I get it. You want to promote the book you slapped your name on which is no doubt about this case. [I actually have published six books; and have done no promotional work for the lacrosse book in more than three years—ed.] But before you insert yourself into this moment on the web I can tell you that it's my policy to ignore and/or mock people who are condescending in their emails. Also I publish them along with their contact info. [My contact info. is already public, on both the blog and my personal website—ed.] Now if you want to rethink what you wrote and contact me in a more respectful manner I might trade a cordial email with you. But right now I'm going to tell you I'm working, and you need to get a real job hippy because it's the middle of the goddamn day and you're trolling me via email.
If you don't like what I said leave a comment at Frontpage. Who are you think I'd want to engage you personally? I moved out of NYC (The Bronx - where real men live) because I don't like New Yorkers. Not interested in talking to any now. [Though I work in New York, I’m actually a resident of Maine. I presume Taylor doesn’t like Mainers, either—ed.]
Sifting through this extraordinarily angry and defensive response, it would be easy (and not altogether inaccurate) to dismiss Taylor as full of sound and fury, signifying nothing. That said, a few items stand out:
(1) Taylor consumed quite a few words (618, to be exact) to say what could have been said in one sentence (i.e., “I can say whatever I want about the case, and refuse to provide any documentation for my remarks.”)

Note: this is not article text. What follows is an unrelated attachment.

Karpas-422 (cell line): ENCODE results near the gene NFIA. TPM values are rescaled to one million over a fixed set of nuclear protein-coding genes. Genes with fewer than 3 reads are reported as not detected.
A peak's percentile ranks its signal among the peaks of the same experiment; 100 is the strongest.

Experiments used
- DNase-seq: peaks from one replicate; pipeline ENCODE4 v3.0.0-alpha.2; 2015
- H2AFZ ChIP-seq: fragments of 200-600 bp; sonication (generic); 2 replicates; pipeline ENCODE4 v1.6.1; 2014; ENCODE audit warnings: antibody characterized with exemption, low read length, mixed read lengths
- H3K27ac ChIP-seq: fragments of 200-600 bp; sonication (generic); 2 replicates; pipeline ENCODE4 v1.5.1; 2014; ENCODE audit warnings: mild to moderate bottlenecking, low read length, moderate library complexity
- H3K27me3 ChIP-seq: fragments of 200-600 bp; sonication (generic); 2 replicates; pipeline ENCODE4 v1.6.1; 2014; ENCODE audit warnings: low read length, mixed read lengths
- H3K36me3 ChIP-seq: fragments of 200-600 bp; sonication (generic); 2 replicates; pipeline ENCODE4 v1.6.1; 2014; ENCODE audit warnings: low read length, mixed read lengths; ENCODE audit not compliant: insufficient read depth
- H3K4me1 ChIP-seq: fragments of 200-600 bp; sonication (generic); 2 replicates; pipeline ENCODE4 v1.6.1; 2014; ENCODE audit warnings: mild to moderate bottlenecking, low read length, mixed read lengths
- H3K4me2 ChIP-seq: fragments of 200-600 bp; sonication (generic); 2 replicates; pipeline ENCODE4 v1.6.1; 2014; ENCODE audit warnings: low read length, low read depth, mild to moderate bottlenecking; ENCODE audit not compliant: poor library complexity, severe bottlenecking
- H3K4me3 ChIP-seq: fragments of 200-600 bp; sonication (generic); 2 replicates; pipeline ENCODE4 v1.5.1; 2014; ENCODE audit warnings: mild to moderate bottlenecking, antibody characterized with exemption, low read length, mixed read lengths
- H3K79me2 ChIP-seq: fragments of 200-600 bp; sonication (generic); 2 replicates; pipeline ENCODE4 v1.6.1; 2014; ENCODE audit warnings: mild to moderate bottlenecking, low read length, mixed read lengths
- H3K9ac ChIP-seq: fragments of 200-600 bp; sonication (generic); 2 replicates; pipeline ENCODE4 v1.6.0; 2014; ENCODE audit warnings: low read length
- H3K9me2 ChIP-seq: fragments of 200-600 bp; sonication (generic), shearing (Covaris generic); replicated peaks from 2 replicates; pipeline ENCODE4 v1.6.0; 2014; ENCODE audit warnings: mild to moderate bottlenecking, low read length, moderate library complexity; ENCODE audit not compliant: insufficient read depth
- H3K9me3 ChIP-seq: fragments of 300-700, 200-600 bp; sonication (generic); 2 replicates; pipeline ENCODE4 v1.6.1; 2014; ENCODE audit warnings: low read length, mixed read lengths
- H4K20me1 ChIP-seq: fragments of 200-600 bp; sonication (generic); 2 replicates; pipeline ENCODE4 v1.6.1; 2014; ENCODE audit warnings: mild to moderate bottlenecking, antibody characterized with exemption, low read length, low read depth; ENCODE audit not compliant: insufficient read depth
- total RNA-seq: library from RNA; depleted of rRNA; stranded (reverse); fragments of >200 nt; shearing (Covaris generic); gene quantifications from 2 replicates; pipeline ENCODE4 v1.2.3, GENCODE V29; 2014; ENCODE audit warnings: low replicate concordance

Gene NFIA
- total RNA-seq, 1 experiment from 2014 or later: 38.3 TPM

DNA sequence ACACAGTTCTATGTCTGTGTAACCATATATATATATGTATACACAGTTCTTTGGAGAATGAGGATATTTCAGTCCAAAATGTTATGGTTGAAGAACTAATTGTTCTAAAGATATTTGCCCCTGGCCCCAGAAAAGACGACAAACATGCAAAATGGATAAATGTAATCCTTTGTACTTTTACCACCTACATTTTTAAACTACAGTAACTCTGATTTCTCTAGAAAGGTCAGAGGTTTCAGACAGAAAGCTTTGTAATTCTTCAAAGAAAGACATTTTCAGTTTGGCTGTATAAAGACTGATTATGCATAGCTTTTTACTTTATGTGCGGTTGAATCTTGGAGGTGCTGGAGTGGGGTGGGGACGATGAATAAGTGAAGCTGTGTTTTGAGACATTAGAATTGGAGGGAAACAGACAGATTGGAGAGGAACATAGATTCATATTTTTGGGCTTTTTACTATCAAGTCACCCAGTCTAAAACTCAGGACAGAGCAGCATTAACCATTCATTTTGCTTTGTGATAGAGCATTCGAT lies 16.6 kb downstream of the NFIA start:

(2) Why? One theory: Taylor recognized that he needed to walk back the most obviously false (and almost certainly defamatory) item of his Frontpage screed—his assertion that the three falsely accused players (1) hired “hookers”; (2) participated in a “gangbang” with one of these “hookers”; and (3) hurled a racial slur at both Roberts and Mangum.
Yet Taylor’s denial—“I didn't say this or that individual did a specific act”—is absurd. He clearly referred to “the accused,” the “three guys,” who “though they weren’t guilty of rape . . . were not innocent.” Rather than retract his demonstrably false statements about Seligmann, Finnerty, and Evans, Taylor simply asserted that he didn’t say what he said—even though there’s a permanent record of his remarks.
Indeed, by admitting that he had researched the case, including police reports, before penning his incendiary remarks, Taylor has sacrificed any claim of ignorance about the case. Instead, he all but admitted that he defamed the three falsely accused players—“the accused”—with actual malice.
(3) Even if only 1 percent of the American public shares both Taylor’s ignorance and his indifference to facts, that would total more than 3 million people—suggesting the massive, and likely permanent, nature of the harm caused to the falsely accused players by the misconduct of Nifong, the DPD, and DNA Security.